Extinction Rebellion disrupts ‘business as usual’ across the globe

Published by Shamim Malekmian on

October 10th, 2019

Extinction Rebellion, arguably one of the most prominent and radical climate action groups of our time, owes its ascent to tree felling protestors, at least in England. 

Simon Bramwell, a Bristol man, is credited with igniting the civil disobedience movement back in 2015. Bramwell, who told The New York Times recentlyabout his great fear of heights, climbed into a tree to stop workers from cutting a whole row of trees to make space for a new bus lane. 

Soon he managed to galvanise other activists who helped him make platforms among the trees to sit on. The protest went on for a few weeks before authorities removed Bramwell and cut down the trees.

But that ending marked the beginning of a more massive and more resistant crusade. Three years after the unsuccessful tree rebellion, Bramwell and his fellow activists convened at a café in Bristol to attend what they believe was the first official XR meeting.

A firebreather performs after the budget is read aloud Photo: Kayle Crosson
A firebreather performs after the budget is read aloud Photo: Kayle Crosson

Detained for Climate

Non-violent, direct action in the form of mass disruption of what eco-activists refer to as a “business as usual” urban routine is at the heart of XR’s plan to raise awareness about the climate crisis.

The approach has captured universal attention as protestors lie dormant in the face of arrest, leading to numerous detentions worldwide.  

Urging their members to get arrested to amplify a cause is an age-old strategy of civil disobedience, most successfully employed during the civil rights movements in America in the 1950s.

On Monday – the first day of international rebellion week –   activists in London shut down roads and bridges near the Parliament and refused to move to Trafalgar Square where they would have a lesser impact on traffic.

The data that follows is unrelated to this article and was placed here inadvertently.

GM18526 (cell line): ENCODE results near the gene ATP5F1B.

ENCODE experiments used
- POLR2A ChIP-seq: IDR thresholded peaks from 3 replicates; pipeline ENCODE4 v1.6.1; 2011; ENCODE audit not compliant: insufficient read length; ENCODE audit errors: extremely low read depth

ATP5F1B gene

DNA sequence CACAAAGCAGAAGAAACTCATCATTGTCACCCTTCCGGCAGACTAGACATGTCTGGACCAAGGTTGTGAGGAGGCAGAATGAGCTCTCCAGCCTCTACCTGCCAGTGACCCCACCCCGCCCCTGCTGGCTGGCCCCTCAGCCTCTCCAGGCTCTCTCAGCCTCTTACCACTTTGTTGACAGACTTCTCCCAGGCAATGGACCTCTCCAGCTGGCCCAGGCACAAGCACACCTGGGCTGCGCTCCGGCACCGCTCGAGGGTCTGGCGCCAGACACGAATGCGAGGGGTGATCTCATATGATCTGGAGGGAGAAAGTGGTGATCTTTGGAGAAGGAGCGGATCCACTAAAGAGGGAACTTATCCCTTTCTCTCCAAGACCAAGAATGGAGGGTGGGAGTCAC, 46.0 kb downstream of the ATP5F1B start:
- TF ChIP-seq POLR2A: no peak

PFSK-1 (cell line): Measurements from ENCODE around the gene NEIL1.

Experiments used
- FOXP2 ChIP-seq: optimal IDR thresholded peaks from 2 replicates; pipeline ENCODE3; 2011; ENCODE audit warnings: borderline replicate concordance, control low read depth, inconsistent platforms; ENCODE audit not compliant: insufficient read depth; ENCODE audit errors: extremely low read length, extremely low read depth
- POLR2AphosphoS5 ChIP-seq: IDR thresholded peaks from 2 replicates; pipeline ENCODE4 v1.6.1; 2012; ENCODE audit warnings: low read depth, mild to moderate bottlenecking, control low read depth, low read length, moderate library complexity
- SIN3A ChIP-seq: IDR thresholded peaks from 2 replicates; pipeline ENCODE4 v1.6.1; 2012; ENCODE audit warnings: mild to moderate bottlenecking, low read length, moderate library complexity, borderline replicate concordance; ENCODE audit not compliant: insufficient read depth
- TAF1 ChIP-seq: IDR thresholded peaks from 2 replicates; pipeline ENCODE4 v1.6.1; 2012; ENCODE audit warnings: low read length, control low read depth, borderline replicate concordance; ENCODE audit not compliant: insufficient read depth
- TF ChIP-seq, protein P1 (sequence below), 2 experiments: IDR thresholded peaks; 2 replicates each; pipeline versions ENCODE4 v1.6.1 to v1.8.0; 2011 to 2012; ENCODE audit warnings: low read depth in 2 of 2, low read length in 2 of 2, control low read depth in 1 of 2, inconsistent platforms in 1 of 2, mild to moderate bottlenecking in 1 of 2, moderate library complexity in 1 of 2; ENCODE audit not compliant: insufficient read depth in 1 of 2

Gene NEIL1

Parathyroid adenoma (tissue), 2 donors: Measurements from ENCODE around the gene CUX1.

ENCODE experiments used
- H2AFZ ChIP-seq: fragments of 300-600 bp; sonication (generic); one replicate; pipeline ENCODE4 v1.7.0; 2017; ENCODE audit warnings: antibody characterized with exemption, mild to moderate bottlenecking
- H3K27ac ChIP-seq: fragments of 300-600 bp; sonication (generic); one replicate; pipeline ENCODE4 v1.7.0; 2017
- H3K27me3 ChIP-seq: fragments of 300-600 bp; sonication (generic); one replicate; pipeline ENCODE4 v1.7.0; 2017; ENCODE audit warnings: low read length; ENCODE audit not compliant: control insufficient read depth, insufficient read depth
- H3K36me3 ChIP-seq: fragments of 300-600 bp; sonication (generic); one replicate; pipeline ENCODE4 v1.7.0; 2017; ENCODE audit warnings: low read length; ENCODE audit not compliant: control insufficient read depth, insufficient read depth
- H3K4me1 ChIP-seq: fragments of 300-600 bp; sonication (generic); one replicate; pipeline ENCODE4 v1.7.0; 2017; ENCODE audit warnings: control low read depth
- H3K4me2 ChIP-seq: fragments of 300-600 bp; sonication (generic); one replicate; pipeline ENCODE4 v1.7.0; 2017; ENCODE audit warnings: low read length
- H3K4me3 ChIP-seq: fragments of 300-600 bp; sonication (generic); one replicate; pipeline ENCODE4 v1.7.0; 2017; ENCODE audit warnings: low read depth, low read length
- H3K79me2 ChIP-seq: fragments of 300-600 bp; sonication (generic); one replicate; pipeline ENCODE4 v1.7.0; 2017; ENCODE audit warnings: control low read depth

At least 280 climate activists were detained in London on Monday, according to the British police, joining a growing list of climate detainees that has surpassed the 1,000 mark.

Similar protests are being held and continue to materialise in other countries, including Ireland, Germany, Australia, the Netherlands and the US.

In New York, XR activists shocked tourists and other New Yorkers by lying in a pool of fake blood outside the New York Stock Exchange, bringing the city’s key financial district to a standstill. According to the New York Police Department, about 90 protesters were arrested on Monday.

The number of arrests continues to rise worldwide with dozens reported to have been detained at London City Airport today where XR members tried to highlight the emissions impact of flying. An Aer Lingus flight to Dublin was delayed by over an hour after an XR member staged an on-board protest and was removed prior to take-off.

Ceara Carney and Louis Heath of XR Ireland Photo: Gary O'Neill
Ceara Carney and Louis Heath of XR Ireland Photo: Gary O’Neill

Here to Stay

Although protestors have vowed to complete this week’s action plan, many tents, as well as their occupying protestors, have been cleared away from streets around the world and police forces appear determined to restore the “business as usual”. 

XR activists, however, remain unfazed. In Dublin, Irish XR members stormed Penny’s and Brown Thomas yesterday to highlight the exacerbating impact of fast-fashion on climate change. 

The protests also continued in London today with incidences of police’s rough treatment of protestors during today’s XR occupation of London city airport being reported. Hundreds of police officers are reported to have been called up to London today to help the Metropolitan police manage the sit-ins. 

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Shamim Malekmian

Shamim is a Senior Reporter at The Green News and a contributing writer to the Irish Examiner, Cork Evening Echo and the Dublin Inquirer.